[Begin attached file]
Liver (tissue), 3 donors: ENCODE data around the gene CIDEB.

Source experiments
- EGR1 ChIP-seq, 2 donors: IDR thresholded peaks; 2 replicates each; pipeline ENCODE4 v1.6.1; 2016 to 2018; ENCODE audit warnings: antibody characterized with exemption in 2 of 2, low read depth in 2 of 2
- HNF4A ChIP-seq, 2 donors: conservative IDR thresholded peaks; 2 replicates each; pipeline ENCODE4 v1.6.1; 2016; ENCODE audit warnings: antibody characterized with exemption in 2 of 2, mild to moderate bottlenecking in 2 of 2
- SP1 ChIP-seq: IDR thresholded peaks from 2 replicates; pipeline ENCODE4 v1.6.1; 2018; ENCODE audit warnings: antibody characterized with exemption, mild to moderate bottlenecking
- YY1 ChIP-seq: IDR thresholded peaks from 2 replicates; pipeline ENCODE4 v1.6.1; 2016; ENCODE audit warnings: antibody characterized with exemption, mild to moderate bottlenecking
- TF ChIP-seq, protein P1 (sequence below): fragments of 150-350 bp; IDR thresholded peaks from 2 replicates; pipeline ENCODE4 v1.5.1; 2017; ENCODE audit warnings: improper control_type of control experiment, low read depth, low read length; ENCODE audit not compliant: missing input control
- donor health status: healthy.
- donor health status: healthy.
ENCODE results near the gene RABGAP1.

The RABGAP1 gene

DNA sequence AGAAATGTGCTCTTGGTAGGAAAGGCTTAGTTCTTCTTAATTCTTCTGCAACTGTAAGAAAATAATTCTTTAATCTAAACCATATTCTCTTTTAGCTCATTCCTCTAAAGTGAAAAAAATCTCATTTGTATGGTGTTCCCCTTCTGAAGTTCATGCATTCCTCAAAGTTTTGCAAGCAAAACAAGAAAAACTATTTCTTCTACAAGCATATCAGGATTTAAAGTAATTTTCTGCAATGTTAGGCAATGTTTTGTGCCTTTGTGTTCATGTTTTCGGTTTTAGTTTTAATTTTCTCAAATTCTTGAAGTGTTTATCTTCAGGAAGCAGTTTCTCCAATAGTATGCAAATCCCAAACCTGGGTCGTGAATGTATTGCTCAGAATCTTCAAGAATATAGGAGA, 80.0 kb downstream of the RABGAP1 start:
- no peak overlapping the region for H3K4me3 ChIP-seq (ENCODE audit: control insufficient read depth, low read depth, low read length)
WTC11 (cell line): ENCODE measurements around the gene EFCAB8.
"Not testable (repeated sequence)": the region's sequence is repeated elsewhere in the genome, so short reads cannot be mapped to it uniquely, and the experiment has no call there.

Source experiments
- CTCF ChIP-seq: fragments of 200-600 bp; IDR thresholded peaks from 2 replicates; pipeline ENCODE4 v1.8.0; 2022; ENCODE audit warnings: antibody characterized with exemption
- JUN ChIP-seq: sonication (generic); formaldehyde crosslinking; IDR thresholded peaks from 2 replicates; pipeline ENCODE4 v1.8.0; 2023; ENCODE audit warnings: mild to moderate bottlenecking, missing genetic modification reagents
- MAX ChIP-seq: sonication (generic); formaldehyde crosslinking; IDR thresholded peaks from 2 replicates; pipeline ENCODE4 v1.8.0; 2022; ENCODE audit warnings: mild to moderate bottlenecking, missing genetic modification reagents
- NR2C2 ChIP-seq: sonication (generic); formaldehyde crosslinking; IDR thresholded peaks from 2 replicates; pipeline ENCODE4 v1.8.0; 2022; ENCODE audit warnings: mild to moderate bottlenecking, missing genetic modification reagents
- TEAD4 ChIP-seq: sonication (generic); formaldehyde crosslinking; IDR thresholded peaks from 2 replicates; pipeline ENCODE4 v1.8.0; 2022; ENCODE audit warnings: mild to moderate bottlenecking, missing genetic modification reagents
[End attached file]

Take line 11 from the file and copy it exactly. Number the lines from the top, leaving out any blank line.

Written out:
The RABGAP1 gene